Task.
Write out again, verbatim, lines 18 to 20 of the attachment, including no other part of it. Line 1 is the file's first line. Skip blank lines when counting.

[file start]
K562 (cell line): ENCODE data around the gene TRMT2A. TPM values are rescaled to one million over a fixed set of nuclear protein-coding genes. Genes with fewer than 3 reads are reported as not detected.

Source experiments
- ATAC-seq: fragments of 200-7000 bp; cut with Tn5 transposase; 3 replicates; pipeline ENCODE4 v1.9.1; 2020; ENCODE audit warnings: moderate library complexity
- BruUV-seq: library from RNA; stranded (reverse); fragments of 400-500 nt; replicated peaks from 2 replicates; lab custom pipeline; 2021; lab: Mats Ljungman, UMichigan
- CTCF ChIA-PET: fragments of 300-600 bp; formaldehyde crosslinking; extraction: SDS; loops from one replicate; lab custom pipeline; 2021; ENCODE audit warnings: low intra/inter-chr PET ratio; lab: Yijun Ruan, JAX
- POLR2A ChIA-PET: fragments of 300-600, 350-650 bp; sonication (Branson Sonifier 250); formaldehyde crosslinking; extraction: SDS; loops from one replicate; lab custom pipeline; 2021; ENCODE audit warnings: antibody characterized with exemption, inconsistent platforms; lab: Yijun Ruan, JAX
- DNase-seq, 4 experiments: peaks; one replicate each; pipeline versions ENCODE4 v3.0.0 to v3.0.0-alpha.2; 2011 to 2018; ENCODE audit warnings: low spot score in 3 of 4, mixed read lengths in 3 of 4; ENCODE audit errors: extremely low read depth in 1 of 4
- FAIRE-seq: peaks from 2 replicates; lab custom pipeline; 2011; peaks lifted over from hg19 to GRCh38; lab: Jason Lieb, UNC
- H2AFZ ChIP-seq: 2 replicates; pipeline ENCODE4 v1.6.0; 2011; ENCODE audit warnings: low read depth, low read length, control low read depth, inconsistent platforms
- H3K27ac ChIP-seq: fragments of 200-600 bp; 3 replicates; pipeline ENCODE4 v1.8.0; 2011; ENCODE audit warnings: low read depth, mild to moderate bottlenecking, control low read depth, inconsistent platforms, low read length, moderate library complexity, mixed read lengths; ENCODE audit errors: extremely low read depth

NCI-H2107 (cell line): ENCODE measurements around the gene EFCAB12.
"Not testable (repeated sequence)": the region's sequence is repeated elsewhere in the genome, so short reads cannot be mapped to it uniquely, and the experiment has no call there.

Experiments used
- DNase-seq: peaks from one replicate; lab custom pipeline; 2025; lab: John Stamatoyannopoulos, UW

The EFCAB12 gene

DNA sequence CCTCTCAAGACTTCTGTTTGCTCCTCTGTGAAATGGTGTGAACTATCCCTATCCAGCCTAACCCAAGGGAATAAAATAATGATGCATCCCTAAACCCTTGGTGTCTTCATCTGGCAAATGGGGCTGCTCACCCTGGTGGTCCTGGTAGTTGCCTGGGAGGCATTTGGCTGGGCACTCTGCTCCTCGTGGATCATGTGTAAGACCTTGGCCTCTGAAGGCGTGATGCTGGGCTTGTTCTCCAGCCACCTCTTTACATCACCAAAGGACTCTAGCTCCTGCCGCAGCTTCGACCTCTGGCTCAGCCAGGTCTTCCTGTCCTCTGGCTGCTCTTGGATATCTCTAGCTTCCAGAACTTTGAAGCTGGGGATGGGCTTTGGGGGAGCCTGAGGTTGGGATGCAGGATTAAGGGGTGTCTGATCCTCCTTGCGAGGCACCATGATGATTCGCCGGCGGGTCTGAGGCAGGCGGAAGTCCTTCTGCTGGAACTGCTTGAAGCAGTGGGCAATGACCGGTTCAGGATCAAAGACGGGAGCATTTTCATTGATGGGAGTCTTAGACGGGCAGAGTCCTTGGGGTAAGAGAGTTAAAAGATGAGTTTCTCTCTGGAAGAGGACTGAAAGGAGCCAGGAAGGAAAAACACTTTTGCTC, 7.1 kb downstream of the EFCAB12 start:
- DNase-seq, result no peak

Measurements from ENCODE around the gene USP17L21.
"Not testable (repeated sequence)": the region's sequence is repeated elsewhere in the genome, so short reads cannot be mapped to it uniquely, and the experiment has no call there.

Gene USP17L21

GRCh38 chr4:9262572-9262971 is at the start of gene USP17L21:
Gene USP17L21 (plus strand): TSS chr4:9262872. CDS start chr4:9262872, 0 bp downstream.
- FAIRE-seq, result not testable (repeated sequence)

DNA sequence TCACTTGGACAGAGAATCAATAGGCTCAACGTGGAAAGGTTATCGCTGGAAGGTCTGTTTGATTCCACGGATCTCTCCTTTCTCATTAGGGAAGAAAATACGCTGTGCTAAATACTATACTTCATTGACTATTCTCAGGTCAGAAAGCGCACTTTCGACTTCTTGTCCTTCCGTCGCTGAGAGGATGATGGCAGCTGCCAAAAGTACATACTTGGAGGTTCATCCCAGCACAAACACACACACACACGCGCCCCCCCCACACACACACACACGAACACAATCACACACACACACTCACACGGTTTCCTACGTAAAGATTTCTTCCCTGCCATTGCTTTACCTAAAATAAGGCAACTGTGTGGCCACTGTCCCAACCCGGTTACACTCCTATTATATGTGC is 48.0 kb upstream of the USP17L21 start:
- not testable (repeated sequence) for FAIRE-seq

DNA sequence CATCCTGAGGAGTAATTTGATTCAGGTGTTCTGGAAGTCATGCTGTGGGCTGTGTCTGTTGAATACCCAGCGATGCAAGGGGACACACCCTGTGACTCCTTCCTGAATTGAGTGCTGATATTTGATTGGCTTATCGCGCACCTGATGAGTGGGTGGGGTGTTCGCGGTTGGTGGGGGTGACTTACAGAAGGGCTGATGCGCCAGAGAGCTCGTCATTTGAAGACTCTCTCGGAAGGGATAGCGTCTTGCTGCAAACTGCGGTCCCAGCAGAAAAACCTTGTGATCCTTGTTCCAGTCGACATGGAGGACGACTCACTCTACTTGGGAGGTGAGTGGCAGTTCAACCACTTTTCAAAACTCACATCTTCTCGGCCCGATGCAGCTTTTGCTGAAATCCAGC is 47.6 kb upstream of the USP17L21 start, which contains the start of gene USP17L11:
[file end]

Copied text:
Measurements from ENCODE around the gene USP17L21.
"Not testable (repeated sequence)": the region's sequence is repeated elsewhere in the genome, so short reads cannot be mapped to it uniquely, and the experiment has no call there.

Gene USP17L21